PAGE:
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States May Ban Credit Checks on Job Applicants

The Associated Press

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ANNAPOLIS, Md. – It’s hard enough to find a job in this economy, and now some people are facing another hurdle: Potential employers are holding their credit histories against them.

Sixty percent of employers recently surveyed by the Society for Human Resources Management said they run credit checks on at least some job applicants, compared with 42 percent in a somewhat similar survey in 2006.

Employers say such checks give them valuable information about an applicant’s honesty and sense of responsibility. But lawmakers in at least 16 states from South Carolina to Oregon have proposed outlawing most credit checks, saying the practice traps people in debt because their past financial problems prevent them from finding work.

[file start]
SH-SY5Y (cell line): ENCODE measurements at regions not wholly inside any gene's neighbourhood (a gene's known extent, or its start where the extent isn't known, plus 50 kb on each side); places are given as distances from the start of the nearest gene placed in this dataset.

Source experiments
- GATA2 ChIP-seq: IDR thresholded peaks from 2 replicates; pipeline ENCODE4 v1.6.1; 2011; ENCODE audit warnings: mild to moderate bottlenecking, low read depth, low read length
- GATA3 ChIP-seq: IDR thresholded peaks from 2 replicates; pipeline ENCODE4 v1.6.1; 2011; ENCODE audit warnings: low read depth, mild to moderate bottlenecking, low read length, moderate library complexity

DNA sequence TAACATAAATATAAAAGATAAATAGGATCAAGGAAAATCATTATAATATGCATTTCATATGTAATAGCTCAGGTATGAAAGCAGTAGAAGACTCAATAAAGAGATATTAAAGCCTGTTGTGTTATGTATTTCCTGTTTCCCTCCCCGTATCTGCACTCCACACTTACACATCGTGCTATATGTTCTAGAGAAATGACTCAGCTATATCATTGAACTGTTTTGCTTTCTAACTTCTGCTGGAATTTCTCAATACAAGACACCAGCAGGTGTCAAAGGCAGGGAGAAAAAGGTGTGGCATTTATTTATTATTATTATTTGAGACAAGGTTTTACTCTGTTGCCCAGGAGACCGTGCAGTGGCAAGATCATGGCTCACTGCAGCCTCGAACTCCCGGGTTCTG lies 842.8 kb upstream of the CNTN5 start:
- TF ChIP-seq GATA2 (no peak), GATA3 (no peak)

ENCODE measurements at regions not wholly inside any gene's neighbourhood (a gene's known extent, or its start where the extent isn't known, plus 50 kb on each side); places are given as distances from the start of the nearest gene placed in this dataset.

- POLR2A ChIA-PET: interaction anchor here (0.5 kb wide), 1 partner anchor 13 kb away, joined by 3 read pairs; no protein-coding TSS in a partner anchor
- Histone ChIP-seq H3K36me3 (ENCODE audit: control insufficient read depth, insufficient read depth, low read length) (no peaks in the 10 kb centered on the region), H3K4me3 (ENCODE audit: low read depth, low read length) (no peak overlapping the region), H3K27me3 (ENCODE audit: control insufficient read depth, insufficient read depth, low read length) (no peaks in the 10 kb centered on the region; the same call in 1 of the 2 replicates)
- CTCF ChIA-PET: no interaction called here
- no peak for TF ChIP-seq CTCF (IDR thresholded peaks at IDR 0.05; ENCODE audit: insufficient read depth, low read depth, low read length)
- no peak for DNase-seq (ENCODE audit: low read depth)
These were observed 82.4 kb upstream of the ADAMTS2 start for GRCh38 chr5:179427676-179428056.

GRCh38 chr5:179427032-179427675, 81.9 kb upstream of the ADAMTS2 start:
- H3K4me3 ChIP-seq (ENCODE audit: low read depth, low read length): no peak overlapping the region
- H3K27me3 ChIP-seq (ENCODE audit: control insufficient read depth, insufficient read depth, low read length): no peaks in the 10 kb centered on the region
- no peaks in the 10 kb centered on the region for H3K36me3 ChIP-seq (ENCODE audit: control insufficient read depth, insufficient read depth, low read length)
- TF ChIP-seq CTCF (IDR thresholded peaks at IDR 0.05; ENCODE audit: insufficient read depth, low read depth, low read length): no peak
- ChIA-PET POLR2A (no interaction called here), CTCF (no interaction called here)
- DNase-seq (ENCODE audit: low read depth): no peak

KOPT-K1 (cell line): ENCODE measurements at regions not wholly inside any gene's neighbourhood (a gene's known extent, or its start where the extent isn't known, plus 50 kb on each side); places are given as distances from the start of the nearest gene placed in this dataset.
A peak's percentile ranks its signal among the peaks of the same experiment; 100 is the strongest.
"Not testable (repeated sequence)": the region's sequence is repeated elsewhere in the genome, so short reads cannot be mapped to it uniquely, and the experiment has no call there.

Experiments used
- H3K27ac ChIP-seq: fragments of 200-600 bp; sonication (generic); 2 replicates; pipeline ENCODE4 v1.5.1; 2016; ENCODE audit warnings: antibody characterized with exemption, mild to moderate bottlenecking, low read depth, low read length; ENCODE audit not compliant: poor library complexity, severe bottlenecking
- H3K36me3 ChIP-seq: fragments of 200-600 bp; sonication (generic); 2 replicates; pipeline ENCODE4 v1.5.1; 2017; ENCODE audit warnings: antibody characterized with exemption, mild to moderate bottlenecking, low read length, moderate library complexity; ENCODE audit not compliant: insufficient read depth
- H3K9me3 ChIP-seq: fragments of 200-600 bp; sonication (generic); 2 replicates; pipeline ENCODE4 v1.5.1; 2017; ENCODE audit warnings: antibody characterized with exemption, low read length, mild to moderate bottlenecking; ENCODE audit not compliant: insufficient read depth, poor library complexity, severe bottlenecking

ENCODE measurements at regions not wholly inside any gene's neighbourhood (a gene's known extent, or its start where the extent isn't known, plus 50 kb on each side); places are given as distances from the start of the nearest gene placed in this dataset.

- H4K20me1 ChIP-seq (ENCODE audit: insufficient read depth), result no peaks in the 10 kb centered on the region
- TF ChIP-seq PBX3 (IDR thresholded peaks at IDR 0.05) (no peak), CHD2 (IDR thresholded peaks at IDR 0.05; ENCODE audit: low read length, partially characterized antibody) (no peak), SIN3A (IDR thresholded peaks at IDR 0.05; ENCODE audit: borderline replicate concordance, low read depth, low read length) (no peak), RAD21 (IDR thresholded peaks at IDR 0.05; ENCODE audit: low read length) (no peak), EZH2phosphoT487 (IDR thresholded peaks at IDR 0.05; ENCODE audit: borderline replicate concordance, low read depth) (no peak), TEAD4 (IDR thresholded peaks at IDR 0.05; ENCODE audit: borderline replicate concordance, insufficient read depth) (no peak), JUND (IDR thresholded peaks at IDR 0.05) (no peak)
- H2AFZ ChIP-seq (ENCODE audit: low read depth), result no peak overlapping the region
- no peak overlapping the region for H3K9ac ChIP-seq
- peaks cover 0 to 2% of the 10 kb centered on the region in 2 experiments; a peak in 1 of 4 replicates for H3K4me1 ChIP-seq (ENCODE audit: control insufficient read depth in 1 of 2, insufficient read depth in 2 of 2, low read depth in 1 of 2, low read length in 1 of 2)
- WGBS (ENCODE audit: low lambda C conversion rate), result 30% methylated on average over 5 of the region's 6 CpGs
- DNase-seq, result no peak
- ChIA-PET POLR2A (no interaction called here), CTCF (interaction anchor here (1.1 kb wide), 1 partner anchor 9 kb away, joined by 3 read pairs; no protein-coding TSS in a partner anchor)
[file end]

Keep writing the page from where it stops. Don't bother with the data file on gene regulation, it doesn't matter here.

Wisconsin state Rep. Kim Hixson drafted a bill in his state shortly after hearing from Terry Becker, an auto mechanic who struggled to find work.

Becker said it all started with medical bills that piled up when his now 10-year-old son began having seizures as a toddler. In the first year alone, Becker ran up $25,000 in medical debt.

Over 4 1/2 months, he was turned down for at least eight positions for which he had authorized the employer to conduct a credit check, Becker said. He said one potential employer told him, “If your credit is bad, then you’ll steal from me.”

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The Student News Source of the University of New Haven
States May Ban Credit Checks on Job Applicants